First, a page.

0 thoughts on “Thought Crime HR 1955 Just Passed

  1. This is an interesting video and recent events in New Zealand, where the authorities attempted to use the Terrorism Suppression Act to stop “threats’ by anarchists, Maori activists, ecologists and peace activists (http://www.scoop.co.nz/stories/HL0711/S00120.htm), seem to indicate that the definition of terror is becoming important as a replacement for the ‘red scare’ in an attempt to maintain the political status quo (Chomsky and Herman, Propaganda Model).
    However, the video should consider the meaning of ‘or’ as much as ‘force’. In R v Federal Steam Navigation [1974] 1 WLR 505, the legislation in question made the owner ‘or’ master of a ship liable for accidents. Yet, the judgment was that the legislators intended both the owner ‘and’ master to be liable. Therefore, ‘or’ meant ‘and’. So, the legislation could be read to mean ‘force and violence’.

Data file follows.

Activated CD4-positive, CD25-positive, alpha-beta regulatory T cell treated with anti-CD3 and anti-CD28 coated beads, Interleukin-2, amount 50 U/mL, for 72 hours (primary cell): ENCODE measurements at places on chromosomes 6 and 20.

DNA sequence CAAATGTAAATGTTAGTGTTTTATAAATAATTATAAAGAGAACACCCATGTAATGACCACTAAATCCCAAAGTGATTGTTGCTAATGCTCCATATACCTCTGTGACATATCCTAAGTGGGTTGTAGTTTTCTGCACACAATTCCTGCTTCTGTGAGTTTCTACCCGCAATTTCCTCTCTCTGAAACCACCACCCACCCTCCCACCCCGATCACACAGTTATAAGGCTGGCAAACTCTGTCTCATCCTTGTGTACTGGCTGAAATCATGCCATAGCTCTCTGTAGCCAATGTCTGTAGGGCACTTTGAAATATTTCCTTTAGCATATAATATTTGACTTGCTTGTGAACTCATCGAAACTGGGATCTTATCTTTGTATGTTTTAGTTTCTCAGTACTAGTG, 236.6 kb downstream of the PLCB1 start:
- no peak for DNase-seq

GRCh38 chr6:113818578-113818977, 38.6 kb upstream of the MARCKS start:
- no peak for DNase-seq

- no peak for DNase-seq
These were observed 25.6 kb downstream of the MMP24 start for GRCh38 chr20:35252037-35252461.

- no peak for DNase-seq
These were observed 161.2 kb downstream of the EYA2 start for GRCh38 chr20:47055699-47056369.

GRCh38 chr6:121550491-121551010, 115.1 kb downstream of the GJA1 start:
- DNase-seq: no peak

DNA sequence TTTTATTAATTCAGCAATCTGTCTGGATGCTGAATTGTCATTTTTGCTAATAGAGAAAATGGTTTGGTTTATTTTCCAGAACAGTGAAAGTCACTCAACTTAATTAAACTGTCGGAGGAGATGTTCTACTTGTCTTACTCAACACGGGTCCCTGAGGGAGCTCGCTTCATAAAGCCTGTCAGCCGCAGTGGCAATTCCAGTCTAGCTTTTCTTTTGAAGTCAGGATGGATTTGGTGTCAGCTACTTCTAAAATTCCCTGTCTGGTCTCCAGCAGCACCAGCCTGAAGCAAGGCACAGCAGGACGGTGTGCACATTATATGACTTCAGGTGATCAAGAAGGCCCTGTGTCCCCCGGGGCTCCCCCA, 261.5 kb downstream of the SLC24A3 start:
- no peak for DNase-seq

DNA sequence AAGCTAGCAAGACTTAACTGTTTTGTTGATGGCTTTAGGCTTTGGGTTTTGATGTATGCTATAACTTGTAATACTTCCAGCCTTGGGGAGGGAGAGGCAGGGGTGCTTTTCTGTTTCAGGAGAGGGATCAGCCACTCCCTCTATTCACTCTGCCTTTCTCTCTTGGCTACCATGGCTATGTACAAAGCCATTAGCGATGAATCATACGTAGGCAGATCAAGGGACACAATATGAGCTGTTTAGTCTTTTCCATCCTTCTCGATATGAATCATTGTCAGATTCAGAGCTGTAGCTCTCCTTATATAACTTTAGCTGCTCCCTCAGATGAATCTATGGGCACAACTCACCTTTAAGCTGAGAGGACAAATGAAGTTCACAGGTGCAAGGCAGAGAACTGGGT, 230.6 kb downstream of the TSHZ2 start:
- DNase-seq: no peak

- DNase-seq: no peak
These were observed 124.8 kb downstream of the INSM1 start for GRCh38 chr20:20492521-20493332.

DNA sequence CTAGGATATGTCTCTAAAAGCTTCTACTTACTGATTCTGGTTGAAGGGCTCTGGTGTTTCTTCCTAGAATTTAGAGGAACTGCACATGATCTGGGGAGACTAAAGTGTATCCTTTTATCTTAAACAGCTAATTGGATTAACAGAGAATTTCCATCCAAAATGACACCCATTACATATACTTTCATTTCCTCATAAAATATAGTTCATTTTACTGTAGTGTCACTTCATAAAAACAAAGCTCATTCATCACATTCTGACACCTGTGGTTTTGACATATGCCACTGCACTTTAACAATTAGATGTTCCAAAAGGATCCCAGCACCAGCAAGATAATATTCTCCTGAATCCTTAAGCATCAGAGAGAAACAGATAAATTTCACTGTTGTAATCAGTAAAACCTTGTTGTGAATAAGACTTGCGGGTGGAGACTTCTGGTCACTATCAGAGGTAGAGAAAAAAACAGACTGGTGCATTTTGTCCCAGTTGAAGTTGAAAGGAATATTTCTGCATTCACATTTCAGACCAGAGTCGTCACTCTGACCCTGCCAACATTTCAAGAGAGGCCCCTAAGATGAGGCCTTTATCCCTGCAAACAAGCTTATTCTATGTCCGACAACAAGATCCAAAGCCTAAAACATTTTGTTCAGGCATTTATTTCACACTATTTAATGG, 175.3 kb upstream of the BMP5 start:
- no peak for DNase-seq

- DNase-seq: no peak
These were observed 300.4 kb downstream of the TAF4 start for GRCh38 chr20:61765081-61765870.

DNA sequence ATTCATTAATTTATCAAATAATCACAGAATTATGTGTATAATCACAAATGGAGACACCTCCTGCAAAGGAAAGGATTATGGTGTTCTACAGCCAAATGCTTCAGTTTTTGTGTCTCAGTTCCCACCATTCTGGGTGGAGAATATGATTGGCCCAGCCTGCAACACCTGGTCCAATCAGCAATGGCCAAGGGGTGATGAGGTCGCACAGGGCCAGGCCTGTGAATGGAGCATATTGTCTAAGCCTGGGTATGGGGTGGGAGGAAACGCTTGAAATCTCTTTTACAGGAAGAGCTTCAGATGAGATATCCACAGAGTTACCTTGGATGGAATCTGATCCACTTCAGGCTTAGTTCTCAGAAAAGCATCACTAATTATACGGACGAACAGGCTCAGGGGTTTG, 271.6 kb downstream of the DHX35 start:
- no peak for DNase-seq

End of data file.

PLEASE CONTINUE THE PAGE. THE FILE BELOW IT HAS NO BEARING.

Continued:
Also, Abrahams v Cavey [1968] 1 QB 479 involved a person who was at a political event in a church and misbehaved – he heckled members of the government. The legislation made it an offense to indulge in ‘riotous, violent or indecent behaviour’. The man was charged with indecent behaviour and his lawyers argued that he had not done anything sexual and therefore could not have been indecent – as sexual misconduct was the connotation of the word ‘indecent’. He was found guilty because the word was associated/ linked to ‘violent or riotous’ in the legislation and therefore had a connotation closer to ‘creating a disturbance’. So, the association of ‘force’ with ‘violence’ in the 1955 legislation in the video may indicate a connotation of physical violence or something akin to threatening with an intent to cause physical harm. It seems a big stretch to associate logic or thought with violence, as the video states.

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